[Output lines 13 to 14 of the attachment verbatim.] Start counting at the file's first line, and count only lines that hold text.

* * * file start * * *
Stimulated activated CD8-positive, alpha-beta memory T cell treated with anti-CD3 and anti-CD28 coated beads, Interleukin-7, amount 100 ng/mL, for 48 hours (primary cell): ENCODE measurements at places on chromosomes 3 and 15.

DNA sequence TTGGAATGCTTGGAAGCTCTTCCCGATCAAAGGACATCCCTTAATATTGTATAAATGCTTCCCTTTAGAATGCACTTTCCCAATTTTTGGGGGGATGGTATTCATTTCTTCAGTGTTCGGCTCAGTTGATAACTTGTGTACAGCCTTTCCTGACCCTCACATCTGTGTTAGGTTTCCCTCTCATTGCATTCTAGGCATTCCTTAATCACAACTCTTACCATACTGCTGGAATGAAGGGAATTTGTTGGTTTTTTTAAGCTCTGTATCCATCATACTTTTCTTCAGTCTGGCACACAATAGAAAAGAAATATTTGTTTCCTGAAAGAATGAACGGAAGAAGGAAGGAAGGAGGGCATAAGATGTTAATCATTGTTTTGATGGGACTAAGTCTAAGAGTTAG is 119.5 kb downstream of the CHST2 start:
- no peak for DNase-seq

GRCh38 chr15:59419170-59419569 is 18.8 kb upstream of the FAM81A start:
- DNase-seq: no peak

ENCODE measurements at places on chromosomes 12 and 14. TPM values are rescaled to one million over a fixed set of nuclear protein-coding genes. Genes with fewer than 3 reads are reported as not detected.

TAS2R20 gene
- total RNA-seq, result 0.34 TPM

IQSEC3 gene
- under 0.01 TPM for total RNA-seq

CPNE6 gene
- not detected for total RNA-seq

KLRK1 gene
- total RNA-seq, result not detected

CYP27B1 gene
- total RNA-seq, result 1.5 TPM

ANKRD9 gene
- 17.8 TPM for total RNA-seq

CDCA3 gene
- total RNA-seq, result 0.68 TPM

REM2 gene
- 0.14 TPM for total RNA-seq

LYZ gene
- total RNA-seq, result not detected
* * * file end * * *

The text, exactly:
KLRK1 gene
- total RNA-seq, result not detected